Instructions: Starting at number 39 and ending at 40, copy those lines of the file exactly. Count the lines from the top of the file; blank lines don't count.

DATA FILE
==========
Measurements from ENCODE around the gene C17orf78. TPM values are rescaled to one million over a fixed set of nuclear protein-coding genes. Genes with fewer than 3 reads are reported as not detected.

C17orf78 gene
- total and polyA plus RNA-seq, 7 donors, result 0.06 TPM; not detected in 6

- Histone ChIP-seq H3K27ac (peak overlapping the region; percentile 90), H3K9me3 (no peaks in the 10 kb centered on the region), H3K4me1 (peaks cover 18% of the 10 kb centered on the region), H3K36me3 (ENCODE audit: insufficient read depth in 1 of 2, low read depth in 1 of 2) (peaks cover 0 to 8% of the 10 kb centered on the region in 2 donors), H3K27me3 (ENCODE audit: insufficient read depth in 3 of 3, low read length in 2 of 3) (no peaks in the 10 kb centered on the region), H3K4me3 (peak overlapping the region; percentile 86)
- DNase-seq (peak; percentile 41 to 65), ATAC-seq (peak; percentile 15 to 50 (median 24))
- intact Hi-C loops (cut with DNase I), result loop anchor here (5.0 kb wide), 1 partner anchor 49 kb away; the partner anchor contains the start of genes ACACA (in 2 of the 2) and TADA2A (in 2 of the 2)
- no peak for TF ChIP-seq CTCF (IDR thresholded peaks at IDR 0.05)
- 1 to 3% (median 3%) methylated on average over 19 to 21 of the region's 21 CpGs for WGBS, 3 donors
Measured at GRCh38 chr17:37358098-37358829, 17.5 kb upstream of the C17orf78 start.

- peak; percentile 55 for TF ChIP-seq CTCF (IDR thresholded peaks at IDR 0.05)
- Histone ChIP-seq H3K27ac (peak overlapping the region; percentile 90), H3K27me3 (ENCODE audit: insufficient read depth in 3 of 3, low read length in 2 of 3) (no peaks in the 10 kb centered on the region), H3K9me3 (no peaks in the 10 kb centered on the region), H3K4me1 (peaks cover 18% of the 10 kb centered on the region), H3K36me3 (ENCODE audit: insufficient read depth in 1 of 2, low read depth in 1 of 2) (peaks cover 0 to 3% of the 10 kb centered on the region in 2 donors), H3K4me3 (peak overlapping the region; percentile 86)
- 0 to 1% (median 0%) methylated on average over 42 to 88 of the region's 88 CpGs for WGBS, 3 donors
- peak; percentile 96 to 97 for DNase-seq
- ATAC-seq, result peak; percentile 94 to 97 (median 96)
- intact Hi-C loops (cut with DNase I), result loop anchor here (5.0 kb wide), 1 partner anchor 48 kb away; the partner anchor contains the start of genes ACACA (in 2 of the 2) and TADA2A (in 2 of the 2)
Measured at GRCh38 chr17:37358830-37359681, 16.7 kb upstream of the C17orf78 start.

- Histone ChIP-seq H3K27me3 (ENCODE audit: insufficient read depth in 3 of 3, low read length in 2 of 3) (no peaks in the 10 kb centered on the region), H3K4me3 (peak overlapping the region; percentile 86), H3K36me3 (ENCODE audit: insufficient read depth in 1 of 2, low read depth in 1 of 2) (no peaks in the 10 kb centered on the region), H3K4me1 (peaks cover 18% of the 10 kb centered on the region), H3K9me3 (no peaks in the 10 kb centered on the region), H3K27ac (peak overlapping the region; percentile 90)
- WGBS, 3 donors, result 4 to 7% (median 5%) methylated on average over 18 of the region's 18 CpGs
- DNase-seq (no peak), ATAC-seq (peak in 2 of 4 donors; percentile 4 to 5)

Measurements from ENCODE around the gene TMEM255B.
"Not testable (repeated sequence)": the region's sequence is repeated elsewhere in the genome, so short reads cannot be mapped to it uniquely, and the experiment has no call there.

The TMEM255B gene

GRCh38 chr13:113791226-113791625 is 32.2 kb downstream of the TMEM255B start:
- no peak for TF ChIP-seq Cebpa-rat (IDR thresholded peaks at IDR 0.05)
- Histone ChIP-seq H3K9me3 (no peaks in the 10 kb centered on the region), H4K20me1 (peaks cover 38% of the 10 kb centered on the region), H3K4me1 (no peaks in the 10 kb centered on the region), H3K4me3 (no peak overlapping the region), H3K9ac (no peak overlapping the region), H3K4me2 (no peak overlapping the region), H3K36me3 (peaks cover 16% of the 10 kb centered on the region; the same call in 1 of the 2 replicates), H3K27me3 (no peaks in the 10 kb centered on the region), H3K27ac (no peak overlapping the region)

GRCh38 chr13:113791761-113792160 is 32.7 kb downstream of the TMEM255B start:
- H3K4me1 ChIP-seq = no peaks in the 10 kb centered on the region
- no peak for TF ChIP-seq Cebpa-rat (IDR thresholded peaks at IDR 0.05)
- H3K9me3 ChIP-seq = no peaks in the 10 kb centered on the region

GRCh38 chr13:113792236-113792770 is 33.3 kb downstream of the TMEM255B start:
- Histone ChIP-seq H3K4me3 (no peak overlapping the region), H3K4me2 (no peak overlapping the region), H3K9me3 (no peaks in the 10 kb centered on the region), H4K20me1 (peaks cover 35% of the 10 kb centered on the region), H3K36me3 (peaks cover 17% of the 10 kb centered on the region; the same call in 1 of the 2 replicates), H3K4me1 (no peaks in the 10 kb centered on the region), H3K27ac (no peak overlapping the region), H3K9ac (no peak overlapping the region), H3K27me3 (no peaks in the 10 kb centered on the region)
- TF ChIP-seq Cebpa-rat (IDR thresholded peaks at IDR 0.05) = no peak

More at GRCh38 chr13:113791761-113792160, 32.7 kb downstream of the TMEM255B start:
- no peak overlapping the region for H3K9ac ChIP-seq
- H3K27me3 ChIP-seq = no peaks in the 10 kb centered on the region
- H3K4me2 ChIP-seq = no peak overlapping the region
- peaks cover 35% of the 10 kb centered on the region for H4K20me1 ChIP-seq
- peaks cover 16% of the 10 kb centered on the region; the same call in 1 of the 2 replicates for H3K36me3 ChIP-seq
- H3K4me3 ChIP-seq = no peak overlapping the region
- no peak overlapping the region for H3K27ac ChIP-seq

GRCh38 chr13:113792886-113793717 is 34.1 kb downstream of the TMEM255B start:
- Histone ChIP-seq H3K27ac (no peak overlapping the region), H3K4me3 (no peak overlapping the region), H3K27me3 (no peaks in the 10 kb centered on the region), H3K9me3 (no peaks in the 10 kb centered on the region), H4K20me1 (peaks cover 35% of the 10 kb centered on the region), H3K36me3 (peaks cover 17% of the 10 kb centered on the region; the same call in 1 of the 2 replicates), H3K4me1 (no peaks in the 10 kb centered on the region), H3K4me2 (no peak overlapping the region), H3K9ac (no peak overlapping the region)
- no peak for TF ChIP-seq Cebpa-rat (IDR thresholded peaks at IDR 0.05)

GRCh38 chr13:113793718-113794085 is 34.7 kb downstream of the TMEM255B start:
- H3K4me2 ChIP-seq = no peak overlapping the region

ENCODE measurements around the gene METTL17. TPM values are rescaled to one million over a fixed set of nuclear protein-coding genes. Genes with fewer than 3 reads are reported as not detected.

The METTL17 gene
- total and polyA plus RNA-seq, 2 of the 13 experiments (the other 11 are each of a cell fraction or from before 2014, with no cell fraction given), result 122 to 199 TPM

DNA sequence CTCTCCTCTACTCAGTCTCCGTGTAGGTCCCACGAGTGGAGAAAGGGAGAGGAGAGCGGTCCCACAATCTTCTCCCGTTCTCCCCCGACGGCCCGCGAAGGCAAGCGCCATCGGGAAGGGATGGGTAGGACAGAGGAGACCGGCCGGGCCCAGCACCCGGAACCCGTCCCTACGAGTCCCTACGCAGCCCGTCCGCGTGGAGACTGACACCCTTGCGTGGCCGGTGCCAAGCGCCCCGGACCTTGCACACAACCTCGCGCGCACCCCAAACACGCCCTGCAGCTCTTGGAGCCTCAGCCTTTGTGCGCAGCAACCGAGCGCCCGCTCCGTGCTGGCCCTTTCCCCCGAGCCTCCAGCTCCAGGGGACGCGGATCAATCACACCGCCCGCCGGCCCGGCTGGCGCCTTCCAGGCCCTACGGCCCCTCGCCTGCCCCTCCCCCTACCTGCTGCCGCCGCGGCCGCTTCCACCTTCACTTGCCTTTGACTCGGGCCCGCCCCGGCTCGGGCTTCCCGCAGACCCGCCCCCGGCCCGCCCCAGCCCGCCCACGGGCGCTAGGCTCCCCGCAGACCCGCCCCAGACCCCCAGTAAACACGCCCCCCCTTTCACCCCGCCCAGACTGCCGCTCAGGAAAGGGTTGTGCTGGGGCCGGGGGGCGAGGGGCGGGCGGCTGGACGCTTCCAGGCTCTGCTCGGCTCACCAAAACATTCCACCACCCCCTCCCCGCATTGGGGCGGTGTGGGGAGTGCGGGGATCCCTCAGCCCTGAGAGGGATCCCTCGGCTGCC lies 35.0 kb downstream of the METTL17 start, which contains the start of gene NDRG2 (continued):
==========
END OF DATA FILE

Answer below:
- H3K4me3 ChIP-seq = no peak overlapping the region
- no peak overlapping the region for H3K27ac ChIP-seq